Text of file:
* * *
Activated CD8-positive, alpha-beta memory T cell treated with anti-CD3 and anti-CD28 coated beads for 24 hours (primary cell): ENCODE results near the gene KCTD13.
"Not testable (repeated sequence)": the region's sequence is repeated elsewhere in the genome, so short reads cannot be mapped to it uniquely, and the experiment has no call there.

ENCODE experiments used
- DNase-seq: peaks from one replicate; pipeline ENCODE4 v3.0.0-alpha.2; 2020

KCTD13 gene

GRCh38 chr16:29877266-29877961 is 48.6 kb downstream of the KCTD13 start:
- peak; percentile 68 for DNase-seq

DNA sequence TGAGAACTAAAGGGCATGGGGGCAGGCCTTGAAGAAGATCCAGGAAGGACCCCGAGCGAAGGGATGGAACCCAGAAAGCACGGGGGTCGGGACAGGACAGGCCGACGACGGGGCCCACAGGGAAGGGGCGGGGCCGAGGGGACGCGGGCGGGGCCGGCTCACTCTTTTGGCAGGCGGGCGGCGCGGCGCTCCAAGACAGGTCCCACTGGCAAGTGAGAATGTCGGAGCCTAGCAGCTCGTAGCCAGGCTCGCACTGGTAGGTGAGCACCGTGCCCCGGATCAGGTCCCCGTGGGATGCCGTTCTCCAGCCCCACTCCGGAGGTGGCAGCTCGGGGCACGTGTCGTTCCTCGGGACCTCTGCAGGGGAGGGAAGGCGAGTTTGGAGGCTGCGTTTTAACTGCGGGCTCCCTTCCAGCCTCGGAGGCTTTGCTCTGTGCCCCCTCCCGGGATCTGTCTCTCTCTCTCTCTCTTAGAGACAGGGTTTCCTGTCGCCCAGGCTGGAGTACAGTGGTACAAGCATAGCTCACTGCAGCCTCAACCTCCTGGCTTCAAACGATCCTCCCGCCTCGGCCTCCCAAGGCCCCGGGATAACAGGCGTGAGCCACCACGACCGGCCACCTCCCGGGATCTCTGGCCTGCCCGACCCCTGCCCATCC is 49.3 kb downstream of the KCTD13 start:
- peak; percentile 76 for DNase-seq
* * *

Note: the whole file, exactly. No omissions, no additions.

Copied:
Activated CD8-positive, alpha-beta memory T cell treated with anti-CD3 and anti-CD28 coated beads for 24 hours (primary cell): ENCODE results near the gene KCTD13.
"Not testable (repeated sequence)": the region's sequence is repeated elsewhere in the genome, so short reads cannot be mapped to it uniquely, and the experiment has no call there.

ENCODE experiments used
- DNase-seq: peaks from one replicate; pipeline ENCODE4 v3.0.0-alpha.2; 2020

KCTD13 gene

GRCh38 chr16:29877266-29877961 is 48.6 kb downstream of the KCTD13 start:
- peak; percentile 68 for DNase-seq

DNA sequence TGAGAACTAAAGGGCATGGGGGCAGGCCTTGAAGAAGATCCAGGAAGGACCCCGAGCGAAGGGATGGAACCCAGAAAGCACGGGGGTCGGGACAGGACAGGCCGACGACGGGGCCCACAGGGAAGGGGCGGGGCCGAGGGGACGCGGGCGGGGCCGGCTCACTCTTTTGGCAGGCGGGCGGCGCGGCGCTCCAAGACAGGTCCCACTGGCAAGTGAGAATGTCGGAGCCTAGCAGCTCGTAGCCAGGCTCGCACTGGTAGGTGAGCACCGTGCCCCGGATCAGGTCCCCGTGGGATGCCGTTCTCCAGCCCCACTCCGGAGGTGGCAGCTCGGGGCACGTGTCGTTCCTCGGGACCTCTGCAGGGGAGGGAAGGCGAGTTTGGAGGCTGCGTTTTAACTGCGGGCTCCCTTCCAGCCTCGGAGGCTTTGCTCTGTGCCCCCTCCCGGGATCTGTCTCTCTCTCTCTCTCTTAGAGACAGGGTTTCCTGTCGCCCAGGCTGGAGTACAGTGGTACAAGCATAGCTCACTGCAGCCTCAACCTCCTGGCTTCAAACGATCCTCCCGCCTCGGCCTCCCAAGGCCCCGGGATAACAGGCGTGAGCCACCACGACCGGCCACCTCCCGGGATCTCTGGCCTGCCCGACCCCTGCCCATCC is 49.3 kb downstream of the KCTD13 start:
- peak; percentile 76 for DNase-seq